Coolamon’s Amy Evans to cut hair for mental health charities | The Daily Advertiser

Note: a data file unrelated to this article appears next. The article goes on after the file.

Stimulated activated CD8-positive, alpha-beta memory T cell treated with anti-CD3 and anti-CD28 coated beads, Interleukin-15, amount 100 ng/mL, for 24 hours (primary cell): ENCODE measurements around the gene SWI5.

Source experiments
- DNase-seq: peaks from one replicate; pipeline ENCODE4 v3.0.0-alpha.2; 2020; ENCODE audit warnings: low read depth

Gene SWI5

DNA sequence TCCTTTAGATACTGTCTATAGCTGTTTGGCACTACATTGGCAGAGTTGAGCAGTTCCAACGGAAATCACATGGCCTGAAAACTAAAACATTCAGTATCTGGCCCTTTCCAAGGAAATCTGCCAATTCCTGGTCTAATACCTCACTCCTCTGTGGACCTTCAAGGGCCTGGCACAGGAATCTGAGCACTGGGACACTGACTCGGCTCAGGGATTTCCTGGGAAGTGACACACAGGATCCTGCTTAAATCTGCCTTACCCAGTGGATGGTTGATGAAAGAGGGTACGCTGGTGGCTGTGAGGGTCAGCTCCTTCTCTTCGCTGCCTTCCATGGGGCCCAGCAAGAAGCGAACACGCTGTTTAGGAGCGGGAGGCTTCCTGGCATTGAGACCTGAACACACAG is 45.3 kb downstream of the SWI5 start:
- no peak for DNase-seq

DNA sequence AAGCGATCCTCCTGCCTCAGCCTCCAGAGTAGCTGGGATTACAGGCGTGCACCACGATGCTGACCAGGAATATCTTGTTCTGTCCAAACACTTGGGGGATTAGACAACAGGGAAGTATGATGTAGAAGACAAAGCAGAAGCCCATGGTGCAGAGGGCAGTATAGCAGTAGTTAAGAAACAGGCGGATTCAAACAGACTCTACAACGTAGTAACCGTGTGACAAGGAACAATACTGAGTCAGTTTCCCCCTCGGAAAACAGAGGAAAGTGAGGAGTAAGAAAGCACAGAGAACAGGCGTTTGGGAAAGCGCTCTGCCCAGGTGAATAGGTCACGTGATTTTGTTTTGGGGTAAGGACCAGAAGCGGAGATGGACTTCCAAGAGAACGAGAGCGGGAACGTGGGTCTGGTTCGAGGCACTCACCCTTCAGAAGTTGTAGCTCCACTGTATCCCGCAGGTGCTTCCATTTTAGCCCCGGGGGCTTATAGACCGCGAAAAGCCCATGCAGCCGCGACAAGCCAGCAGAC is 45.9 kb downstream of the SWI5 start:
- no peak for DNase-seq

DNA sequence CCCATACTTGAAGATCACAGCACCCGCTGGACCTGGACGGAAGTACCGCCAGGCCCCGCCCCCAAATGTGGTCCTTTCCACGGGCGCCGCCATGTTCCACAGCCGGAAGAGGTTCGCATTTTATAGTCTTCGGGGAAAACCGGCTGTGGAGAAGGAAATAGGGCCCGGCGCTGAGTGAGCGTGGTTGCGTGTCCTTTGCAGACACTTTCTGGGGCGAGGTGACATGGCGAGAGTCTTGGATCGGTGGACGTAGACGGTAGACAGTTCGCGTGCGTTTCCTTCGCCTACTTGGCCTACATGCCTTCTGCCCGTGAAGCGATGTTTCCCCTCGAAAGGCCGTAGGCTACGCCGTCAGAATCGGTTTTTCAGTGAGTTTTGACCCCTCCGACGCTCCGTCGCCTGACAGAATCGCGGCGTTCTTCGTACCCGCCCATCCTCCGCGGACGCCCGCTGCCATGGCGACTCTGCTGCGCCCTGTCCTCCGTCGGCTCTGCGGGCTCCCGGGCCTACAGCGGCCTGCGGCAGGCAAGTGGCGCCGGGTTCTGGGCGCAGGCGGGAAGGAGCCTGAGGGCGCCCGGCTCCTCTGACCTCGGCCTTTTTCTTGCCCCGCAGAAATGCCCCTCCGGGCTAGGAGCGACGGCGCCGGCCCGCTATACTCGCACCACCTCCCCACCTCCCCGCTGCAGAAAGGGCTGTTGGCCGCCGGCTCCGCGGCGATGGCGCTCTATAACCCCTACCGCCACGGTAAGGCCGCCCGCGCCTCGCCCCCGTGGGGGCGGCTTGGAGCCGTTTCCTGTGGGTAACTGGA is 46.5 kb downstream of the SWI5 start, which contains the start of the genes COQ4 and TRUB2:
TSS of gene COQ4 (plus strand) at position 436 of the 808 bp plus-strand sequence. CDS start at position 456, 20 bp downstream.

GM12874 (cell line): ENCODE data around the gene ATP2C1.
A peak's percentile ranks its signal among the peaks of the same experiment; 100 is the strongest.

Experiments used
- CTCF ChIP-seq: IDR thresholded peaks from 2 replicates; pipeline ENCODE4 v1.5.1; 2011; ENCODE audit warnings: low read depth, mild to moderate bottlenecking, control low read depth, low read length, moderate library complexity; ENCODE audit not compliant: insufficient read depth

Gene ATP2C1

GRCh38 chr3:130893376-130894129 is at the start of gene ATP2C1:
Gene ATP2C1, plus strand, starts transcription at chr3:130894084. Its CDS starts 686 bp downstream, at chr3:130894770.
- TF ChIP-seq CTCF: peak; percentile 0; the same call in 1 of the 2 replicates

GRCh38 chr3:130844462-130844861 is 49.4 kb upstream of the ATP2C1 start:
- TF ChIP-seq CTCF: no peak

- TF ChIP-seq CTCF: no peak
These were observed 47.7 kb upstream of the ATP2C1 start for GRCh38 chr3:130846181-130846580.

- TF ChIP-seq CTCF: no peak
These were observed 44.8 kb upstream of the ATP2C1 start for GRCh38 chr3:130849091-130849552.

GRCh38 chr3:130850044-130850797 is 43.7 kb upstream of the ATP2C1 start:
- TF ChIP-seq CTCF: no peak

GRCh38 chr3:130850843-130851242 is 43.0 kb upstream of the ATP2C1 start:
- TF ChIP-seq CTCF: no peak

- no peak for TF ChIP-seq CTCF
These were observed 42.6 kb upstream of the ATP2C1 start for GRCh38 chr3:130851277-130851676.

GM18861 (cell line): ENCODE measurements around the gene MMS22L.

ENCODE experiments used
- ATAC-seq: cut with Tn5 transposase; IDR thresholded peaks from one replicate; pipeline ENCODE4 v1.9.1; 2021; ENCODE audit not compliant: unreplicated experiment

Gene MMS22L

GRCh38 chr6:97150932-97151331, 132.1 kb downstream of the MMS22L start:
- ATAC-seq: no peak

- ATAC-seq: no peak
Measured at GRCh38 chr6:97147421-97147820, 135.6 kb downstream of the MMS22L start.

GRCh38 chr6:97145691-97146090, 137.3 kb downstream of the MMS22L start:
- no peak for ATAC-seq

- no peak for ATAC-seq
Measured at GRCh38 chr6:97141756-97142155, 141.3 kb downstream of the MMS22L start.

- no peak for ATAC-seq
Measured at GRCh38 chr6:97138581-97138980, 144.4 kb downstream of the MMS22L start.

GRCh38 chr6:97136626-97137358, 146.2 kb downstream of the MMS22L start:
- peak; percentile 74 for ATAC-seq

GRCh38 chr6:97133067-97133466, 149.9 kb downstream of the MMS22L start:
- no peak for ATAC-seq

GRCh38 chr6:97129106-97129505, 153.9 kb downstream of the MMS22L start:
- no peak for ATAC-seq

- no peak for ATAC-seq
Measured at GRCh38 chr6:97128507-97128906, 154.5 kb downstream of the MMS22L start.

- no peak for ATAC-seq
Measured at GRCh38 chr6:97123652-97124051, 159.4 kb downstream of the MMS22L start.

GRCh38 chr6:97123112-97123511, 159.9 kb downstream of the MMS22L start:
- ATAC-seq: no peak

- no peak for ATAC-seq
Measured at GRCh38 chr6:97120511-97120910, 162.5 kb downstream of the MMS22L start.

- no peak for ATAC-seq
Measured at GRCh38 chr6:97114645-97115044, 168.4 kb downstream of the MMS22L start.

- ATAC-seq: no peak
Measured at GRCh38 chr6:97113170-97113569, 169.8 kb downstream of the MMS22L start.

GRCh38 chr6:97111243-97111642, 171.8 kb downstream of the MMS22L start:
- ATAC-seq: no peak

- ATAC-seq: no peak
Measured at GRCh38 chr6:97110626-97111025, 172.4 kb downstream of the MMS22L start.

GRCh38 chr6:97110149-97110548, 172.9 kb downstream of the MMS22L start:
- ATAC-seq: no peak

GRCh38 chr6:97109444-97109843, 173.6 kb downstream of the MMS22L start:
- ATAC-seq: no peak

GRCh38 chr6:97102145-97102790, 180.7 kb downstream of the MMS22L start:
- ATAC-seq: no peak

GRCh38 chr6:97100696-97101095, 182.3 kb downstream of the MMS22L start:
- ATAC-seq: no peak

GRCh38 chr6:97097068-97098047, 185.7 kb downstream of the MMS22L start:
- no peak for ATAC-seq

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The Riverina woman knows all too well how hard it can be to fight mental health issues, but she is determined to spread the message that it’s okay to ask for help. Since her early twenties, Amy Evans of Coolamon has battled her mental health issues, including depression and anxiety. With the help of the Medication Support Network, Evans learned how to manage it. “I didn’t learn to hug her until I was in my thirties and not be ashamed or embarrassed about it,” she said. “I had to learn that it’s important to accept it and also be open with others and realize that many other people also struggle with mental health.” My husband was diagnosed in his early 30s with bipolar disorder, which was a rollercoaster of a trip, making us realize how important mental health support is. “In other news: Then in 2020, Ms Evans began working on the front lines of the construction industry as a manager. According to the Men’s Mental Health Forum, Australia loses a female worker to suicide every two days. The suicide risk for construction workers is 53 per cent higher than for other working men. Evans said it wasn’t until she worked directly in the industry that she realized how many workers are “struggling with their demons.” She said a lot of people have approached her, and she wants to help make talking about these issues a part of everyday life. “A lot of these guys are. They work long hours, are under constant pressure, and some are also far from their loved ones, Ms Evans said. “We’ve come a long way, but there is still a lot of stigma around reaching out and asking for help. I want to make talking about mental health in the construction industry the norm.” On December 13, Evans will shave her hair at the Barton Highway promotion construction site, where she has been working full time for the past 15 months. Her GoFundMe page has already exceeded her $5,000 goal, and Evans said she was grateful for the support. She has chosen to donate money to TIACS, Riverina Bluebell and Murrumbidgee Men Group and donate her locks to Hair with Heart. “At the end of the day, you never know what someone is going through, which is why it’s so important to have organizations like this out there to help,” she said. “Also, with everything going on in the world, it’s been a challenging year for everyone, so take a minute or two to ask your co-worker, family member, or someone if they’re OK.” Let’s help support each other and talk about mental health is normal and regular. To find out more or donate, click here. If this story raises a concern, you can contact Lifeline on 13 11 14. Our journalists work hard to bring up-to-date local news to the community. This is how you can continue to access trusted content:

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